[quote="trickster, post:1, topic:275311"]
I have read a bit about "canonizing" lately. I heard that they have or want to canonize Queen Isabella of Spain and her husband. As an aboriginal person I find that offensive given the destruction that european states and the church played in the role of our people's cultural genocide...
Question: What standards do we use to decide whether a person is a saint or not? Like should they be vetted like the Republican candidates :)
Actually, there is only one criteria necessary for canonization to be valid and to require an assent of faith on the part of the faithful. That criteria is, "The pope says so."
The canonical "requirements" for canonization are created to setup a system or a process. However, that system is not binding on the Church. The pope can dispense with it or modify it at any time.
If we go by the canonical process the steps are very clear:
The person lived a life of heroic Christian virtue.
There are two proven miracles that can be absolutely attributed to the deceased.
If we examine number one, the issue of how the Europeans dealt with the indigenous peoples of their colonies is not a reflection on the personal holiness of the monarch. The monarch is responsible for his moral choices, not those of his subjects. He is responsible to leading his subjects, but not for them following. This is where religious freedom kicks in. The monarch can lead, but he cannot choose for his subjects. Their choices are their own.
In addition, one has to factor the culture of the monarch. The monarch can only be held responsible for what he knows, not for what is understood through social evolution. These understandings come after the monarch is long dead. In this case, the common belief of the time was that it was the duty of the Catholic nations of Europe to bring Catholicism on their colonies, even if it meant using force. In their mind, the force was a justified means for saving souls. The whole concept of religious freedom does not really become clear until after WW II. It was rather nebulous at the end of the Middle Ages, almost non-existent.
The question left to the commission is whether the candidate being postulated lived a life of virtue that surpasses that which is ordinary for his time and circumstance, not our time and circumstances. If the Defender of the Faith (formerly known as the Devil's Advocate) concedes that there is no argument that can be made against the candidate, the case is closed and the candidate is proclaimed Venerable, meaning that his faith is exemplary.
Then you wait for the miracles. One for beatification and the second for canonization.
However, all of this is water under the bridge if the pope believes that the person is a saint and decides to bypass an investigation into the person's a life and an investigation into alleged miracles.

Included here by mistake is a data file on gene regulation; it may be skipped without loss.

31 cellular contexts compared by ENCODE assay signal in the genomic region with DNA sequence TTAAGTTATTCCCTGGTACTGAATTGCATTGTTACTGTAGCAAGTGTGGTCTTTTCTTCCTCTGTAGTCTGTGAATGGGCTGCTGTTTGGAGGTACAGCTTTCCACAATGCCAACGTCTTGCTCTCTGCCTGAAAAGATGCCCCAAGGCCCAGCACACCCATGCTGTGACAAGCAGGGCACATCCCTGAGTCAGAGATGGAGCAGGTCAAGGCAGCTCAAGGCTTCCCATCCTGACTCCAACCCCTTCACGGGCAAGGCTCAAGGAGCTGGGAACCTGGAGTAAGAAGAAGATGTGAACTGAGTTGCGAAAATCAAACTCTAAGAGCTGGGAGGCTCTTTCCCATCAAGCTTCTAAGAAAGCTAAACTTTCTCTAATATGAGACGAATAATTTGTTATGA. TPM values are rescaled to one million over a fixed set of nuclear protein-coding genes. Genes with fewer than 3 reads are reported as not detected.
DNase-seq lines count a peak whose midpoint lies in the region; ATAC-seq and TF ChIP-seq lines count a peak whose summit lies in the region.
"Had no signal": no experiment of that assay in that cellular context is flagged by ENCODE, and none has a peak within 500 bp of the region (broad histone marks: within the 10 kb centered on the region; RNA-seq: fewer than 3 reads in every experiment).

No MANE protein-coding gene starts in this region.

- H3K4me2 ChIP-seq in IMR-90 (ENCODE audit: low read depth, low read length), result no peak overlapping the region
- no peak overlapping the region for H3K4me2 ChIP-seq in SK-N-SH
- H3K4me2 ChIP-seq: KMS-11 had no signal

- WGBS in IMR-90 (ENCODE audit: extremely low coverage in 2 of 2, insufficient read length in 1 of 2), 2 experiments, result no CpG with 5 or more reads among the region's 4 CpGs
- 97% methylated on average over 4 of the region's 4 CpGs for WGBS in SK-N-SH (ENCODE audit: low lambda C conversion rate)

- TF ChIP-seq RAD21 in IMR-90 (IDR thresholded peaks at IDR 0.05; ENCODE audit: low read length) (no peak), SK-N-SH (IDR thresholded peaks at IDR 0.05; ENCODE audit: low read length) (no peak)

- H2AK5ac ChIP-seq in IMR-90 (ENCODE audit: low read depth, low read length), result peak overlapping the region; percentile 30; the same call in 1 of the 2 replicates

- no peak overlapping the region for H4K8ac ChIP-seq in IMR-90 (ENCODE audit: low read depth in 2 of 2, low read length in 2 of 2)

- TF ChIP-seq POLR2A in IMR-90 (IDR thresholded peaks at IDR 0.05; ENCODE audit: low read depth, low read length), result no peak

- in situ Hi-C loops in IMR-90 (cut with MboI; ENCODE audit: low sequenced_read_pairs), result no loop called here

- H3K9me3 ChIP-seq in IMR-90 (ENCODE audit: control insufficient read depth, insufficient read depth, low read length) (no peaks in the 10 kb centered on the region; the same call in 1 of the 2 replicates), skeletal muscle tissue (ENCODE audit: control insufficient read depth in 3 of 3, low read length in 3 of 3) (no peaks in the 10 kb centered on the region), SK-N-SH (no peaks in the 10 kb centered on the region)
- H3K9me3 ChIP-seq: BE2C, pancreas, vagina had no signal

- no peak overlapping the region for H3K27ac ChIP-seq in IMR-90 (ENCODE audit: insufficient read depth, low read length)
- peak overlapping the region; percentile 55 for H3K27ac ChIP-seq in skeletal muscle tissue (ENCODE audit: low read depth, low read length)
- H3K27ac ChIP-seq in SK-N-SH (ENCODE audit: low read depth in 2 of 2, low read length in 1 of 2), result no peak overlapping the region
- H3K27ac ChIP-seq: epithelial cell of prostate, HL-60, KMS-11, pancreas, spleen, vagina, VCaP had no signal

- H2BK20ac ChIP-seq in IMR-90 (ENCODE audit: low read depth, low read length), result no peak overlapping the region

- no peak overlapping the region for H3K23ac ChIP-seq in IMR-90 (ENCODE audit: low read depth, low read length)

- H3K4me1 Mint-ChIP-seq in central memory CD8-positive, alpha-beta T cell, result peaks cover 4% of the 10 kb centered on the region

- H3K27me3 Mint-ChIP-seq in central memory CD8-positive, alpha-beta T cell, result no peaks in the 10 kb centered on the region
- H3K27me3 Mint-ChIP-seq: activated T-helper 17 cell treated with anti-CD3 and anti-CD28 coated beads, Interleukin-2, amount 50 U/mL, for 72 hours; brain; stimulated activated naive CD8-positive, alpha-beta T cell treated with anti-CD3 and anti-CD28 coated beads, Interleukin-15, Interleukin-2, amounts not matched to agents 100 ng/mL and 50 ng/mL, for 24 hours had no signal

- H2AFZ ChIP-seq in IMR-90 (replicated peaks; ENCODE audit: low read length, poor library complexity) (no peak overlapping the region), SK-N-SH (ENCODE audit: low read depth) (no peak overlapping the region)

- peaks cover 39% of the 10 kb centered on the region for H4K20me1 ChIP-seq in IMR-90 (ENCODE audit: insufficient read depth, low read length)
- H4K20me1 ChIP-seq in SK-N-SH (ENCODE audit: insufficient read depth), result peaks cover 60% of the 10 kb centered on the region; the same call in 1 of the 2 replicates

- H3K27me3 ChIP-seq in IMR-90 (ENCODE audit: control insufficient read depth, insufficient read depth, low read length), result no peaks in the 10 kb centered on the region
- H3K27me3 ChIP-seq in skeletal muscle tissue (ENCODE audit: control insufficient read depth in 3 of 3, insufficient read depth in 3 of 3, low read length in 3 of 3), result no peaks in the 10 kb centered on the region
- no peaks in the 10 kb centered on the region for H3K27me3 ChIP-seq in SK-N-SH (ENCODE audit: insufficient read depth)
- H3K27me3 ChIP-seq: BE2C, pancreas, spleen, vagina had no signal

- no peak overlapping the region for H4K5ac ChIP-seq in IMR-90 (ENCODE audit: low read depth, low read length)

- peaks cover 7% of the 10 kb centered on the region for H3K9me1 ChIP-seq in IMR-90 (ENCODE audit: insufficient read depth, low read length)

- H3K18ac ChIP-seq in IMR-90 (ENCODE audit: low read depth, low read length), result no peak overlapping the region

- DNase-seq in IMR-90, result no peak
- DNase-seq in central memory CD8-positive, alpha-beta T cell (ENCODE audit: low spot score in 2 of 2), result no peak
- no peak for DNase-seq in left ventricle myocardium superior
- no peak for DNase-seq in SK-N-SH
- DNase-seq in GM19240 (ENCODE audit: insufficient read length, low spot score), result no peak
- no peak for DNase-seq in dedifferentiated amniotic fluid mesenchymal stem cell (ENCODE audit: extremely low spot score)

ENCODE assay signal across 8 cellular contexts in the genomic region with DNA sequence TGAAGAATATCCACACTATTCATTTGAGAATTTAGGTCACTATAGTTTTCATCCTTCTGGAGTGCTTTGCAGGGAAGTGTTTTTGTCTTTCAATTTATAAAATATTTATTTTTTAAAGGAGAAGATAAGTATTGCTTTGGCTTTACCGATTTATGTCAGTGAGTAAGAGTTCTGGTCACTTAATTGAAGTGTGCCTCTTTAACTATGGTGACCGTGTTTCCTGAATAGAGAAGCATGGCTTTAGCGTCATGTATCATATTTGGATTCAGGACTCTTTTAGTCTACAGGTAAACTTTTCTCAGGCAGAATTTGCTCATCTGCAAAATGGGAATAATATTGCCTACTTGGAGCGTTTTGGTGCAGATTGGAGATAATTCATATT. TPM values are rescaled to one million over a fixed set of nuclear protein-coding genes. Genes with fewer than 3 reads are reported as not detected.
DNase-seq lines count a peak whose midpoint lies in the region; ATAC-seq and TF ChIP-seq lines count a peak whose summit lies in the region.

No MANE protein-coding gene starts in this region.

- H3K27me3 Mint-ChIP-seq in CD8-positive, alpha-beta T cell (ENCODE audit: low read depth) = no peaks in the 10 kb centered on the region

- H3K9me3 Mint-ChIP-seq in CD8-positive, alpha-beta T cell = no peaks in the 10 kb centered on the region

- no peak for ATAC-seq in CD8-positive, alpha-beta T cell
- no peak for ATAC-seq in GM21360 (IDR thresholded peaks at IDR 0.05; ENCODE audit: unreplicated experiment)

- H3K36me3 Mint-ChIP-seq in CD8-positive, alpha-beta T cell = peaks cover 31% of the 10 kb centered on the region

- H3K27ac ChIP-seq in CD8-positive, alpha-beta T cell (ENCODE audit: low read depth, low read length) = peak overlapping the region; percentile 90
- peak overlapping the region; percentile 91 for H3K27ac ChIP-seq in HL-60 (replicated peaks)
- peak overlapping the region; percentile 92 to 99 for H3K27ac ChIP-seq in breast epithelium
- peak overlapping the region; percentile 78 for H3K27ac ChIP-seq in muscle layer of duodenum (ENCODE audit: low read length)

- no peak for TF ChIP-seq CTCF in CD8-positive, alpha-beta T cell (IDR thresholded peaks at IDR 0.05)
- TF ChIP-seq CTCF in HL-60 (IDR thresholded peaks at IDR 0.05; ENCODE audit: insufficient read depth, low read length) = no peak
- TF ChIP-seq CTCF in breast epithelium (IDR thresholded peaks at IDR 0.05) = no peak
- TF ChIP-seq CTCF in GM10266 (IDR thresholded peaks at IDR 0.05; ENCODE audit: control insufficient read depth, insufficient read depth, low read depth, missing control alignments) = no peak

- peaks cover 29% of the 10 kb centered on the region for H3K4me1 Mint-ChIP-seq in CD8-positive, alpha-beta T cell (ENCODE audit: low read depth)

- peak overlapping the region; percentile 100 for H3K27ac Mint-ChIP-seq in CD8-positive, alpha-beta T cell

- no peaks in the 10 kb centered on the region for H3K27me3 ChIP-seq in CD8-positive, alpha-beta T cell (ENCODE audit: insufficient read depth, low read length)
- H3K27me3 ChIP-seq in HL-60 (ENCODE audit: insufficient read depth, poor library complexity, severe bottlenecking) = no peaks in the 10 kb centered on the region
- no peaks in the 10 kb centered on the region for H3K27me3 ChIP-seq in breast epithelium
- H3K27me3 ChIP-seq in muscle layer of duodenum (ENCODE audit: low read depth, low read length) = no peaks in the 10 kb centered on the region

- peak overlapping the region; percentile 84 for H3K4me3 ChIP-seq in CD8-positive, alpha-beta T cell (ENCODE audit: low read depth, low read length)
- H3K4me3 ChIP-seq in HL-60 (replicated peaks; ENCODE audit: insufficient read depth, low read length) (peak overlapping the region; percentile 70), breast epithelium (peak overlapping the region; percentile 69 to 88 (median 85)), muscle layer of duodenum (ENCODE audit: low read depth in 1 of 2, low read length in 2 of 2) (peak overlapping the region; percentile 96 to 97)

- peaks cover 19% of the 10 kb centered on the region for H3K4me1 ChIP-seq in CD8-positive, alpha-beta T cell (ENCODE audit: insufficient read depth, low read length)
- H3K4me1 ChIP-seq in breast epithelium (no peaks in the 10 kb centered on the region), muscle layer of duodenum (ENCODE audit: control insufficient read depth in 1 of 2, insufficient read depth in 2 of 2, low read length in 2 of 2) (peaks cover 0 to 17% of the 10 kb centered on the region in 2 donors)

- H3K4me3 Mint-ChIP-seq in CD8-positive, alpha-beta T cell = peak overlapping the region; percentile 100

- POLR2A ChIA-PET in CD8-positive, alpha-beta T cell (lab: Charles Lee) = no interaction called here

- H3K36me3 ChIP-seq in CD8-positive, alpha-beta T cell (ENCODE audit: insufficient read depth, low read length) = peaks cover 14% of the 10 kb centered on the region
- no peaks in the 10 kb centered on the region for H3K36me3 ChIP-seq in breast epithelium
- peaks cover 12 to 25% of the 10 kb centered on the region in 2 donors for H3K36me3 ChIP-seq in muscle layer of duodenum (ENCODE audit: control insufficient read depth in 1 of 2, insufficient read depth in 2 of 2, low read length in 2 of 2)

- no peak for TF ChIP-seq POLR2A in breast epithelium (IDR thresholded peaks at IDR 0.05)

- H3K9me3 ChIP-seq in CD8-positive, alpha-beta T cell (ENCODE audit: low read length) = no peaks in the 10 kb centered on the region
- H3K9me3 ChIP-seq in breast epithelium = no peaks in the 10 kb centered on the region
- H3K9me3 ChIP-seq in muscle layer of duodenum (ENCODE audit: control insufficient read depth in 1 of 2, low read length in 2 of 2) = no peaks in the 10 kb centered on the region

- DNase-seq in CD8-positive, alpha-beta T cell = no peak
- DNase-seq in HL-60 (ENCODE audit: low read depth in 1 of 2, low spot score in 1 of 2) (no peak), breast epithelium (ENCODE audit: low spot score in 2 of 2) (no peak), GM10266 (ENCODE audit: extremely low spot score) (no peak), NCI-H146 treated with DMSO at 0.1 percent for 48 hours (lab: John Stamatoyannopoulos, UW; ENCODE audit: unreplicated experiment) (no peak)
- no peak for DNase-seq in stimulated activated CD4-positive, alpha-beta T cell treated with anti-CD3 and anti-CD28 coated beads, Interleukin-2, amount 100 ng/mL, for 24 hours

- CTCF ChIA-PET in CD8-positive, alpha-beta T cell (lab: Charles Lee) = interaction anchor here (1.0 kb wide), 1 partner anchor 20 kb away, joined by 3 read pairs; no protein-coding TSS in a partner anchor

This was the case with St. Francis, St. Clare, and St. Anthony of Padua. In all three cases, the two popes involved said that they knew that these individuals had lived a life of heroic Christian virtue and they believed the alleged miracles; therefore, no investigation was necessary into their lives or the miracles. The popes canonized them.
A canonization is an infallible decree made from the Chair of Peter. Whether it's politically correct, diplomatic or not, once the pope says that the faithful must venerate the person as a saint, everything else that may have resulted from their actions is irrelevant. Those things are considered to be unintended effects.
A simple case is the beatification of Bl. John Paul. Many argue that it should not have happened and that he should not be canonized because of the sexual abuse, the liturgical abuses and other problems that arose in the Church during his time. Pope Benedict's response was firm and final. None of these were intended by the candidate, nor were they ever under his control, because the pope cannot micromanage the Church. It's impossible to be everywhere and deal with every issue. You must delegate and you have to trust those to whom you delegate.
The pope's mind is made up not by what happens around the candidate, but by the actual faith and virtue of the candidate. I'm not sure whether the Catholic Monarchs will ever be canonized or not. But if they are, it will be because of their faith and virtue, not those of their subjects.
As I said, the pope can dispense with an investigation into their lives, skip beatification and infallibly canonized and those of us who do not like it, will have to give an assent of faith, regardless of what history books say.
Having lived in South America as a missionary, there is no doubt that the Europeans did a great deal of harm to the local people and the resentment is still there today. So much so that the indigenous people refuse and reject anything in Catholicism that smells European. You have two parallel Catholic communities, the whites and mestizos, who are the descendants of the Europeans and the indigenous people. You can the differences in how they celebrate liturgy, religious art and architecture and religious music. The Franciscans and Dominicans did a very good job of taking Europe out of Catholicism in order to bring in the indigenous people.
But the economic and moral disaster that the Europeans left will take another hundred years to clean up, unless they do as we have done in North America . . . segregate the indigenous people from the mainstream. I don't see them doing that, since the indigenous people make up 1/3 of the population, unlike North America.